Taking Your Dog’s Dinner to the Next Level: Tips for Food Time Enrichment

We all know dogs love meal time! But did you know that feeding your dog can help fuel their brain as well as their body? Start with a high-quality food from Nature’s RecipeⓇ to fuel your dog’s biggest life. Then try these simple games and cues to turn mealtime into an extra-special part of your dog’s day.

Eating, enrichment, and your dog

Enrichment is about scent and taste, but it’s also about sound and activity. It challenges your dog’s brain, relieving stress and boredom. Training can be enrichment. So can walks and play. Even eating is enriching, and in fact, food is one of the easiest ways to get your dog to interact with their surroundings, unlocking those key instincts that help them enjoy the world around them.

The trick to turning meals into an opportunity for enrichment is that you depart from the routine. Asking your dog to do the same tricks before they eat becomes part of the mealtime ritual, and enrichment is all about novelty. In fact, it depends on it.

Thankfully, it’s not all about buying puzzles or developing complex scenarios for your dog to solve. (Though that can be fun!) Mealtime enrichment can, in fact, be very simple.

DIY Meal Enrichment

Some of the easiest enrichment involves challenging a dog to eat a meal outside of the usual bowl. These simple ideas don’t require much beyond a handful or two of your dog’s healthy food like Nature’s RecipeⓇ Grain Free Chicken, Pumpkin, and Sweet Potato Recipe—and a couple of recyclables!

  • Tuck your dog’s food into a toilet paper roll and fold the edges.
  • Punch a dozen kibble-sized holes in a plastic bottle and fill it.

Hiding kibble encourages your dog’s natural hunting and foraging instincts, encouraging them to problem-solve with a tasty reward at the end. It’s like sudoku—with donuts at the end!

Another way to enrich doggy meals is to change the texture or presentation of the food. Freezing moist or mushy foods can also provide all kinds of fun challenge. Freezing disks of wet dog food like Nature’s RecipeⓇ Grain Free Chicken and Venison in Broth Recipe creates hockey pucks of different sizes and shapes that slip and slide around when a dog tries to eat them. Pro tip: do this on a surface you can clean easily! Also be sure to set aside an ice cube tray just for this purpose, and to sanitize thoroughly before reusing the tray.

Feeding your dog part of their breakfast or dinner in small portions as you run them through some tricks or training behaviors can also serve as enrichment. They still get their full dinner, but over a longer period of time, and learn while they’re doing it. It also gives you and your pup more precious one on one bonding time.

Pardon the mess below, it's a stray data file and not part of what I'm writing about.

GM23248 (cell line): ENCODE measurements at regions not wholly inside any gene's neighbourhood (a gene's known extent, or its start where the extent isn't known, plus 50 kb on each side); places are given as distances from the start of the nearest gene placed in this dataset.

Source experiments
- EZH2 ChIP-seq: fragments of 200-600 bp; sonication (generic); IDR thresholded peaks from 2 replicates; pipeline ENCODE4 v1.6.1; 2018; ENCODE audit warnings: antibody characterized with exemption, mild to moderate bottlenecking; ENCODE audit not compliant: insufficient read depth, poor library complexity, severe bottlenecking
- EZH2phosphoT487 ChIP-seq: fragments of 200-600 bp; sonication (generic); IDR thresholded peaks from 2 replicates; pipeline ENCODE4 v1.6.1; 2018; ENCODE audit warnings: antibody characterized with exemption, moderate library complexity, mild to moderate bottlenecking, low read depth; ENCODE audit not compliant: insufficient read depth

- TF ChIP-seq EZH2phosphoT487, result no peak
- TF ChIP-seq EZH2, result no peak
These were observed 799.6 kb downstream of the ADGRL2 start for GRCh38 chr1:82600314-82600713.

Using puzzle toys

A puzzle toy makes your dog work for their food in the best way possible. How? It dispenses treats or kibble once your dog has solved the puzzle of how to get the food out. For instance, put something tasty into the reservoir of the toy, and then let your dog have at it. Kibble works well, and you can get creative by adding a dab of peanut butter or the like.

Puzzle toys can become much more complex than that, however. Depending on the size of your dog, as well as their natural inclinations, there are many puzzle options that utilize food as the reward. From slow feed maze bowls, to treat dispensing balls, there is a wide variety to choose from. You can feed your dog his whole meal via a puzzle, in fact!

Nosework and Mealtime

An often overlooked part of enrichment, nosework utilizes one of your dog’s greatest assets: their sense of smell. Everyone has seen their dog zero in on the spot in the carpet where you dropped a tiny morsel of food. Now imagine using that trait to hide food in a contained area in your home or yard. It’s a doggy scavenger hunt!

This takes advantage of your dog’s need to forage, and it’s a great excuse for dining outside together. Simply take a few containers with kibble out on a nice day and hide them while your dog is still inside. Then, let your dog roam and have the fun of discovering food throughout the yard.

This can also be done indoors. You determine the difficulty! The only worry is forgetting where you hid all the food. (You may want your dog’s help on that.)

However you decide to enrich your dog’s mealtime, it’s a simple, fun way to help fuel your dog’s mental life. And our dog will be happy that the treats keep on coming!

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